by Mike Masnick
Mon, Jan 25th 2010 5:51am
Rose M. Welch points us to the news that Summit Entertainment has won an injunction against the makers of a Twilight fanzine, claiming that the zine was not for journalistic purposes. A journalist would have a strong free speech claim on the right to make use of these photos (which were found on the "press" page for the movie itself), but Summit claims that the zine is not journalism, but a business. To be fair, it is true that the creators of the zine is a company that sells trading cards, but does that mean that a fanzine is suddenly no longer protected by the First Amendment? In an age when who is and who is not a journalist has become a lot more complicated, it seems like a pretty questionable decision to put an injunction on a publisher just because they have a good business model. Separately, it's worth pointing out that Summit is being pretty ridiculous here in shutting down a zine for fans. Stop trying to punish fans and focus on giving them what they want.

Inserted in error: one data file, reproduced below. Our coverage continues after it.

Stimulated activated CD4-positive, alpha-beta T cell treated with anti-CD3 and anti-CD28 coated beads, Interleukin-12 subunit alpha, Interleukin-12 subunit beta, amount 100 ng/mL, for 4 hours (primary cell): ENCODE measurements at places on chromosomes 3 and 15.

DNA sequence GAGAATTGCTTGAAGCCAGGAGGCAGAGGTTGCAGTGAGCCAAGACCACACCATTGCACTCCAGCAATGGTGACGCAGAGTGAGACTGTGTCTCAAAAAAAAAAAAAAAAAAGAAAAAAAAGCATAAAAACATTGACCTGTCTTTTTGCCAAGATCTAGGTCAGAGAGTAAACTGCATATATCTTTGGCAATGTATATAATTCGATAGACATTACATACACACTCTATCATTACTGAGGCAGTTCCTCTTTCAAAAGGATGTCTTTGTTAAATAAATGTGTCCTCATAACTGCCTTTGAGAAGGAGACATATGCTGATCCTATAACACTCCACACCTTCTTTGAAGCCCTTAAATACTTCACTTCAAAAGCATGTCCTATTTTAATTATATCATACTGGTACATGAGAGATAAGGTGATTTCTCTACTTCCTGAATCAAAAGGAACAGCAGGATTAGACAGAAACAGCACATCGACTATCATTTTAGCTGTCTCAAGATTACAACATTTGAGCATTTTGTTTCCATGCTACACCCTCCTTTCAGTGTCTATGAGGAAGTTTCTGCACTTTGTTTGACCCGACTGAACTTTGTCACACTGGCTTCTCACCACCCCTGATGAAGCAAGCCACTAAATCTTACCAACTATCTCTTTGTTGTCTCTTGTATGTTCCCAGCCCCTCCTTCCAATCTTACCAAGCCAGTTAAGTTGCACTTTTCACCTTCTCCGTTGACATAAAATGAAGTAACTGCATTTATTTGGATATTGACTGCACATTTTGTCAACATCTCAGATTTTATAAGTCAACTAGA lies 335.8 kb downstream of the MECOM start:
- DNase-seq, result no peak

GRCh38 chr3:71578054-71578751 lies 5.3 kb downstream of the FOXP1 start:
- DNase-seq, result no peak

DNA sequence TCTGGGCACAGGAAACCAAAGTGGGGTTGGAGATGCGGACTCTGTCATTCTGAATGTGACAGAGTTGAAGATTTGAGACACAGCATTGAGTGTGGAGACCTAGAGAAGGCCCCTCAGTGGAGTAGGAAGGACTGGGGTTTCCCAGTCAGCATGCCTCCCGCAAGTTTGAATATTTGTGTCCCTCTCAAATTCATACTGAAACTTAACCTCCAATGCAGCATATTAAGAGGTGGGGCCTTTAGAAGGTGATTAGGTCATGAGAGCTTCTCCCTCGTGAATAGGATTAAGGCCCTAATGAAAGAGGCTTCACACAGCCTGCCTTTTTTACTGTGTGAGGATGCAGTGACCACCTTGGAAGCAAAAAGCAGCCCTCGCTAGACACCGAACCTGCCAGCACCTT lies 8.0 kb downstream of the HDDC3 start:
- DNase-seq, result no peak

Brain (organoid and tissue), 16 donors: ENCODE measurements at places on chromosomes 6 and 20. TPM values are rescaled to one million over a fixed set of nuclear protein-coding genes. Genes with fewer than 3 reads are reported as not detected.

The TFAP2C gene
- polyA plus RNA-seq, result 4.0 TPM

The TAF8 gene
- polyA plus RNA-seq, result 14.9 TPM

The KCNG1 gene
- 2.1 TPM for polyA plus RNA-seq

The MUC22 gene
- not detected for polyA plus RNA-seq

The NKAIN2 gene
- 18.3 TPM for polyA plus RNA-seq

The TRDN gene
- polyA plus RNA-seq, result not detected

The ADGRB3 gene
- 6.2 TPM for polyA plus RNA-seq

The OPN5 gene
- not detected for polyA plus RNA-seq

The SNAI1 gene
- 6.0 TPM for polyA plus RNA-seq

If you liked this post, you may also be interested in...
- How Section 1201 Of The Copyright Statute Threatens Innovation
- German Court Says YouTube Isn't Liable For Infringement, But Wants A Notice-And-Staydown Process
- MLB Network DMCAs Video Of Bob Costas Torching MLB Pitcher, Which We'll Now Discuss At Length
- DMCA Fun: Movie Studios Issue Takedowns Over Their Authorized Films
- Twilight Studio Issues Another Bogus Takedown, But Is Zazzle Partially To Blame?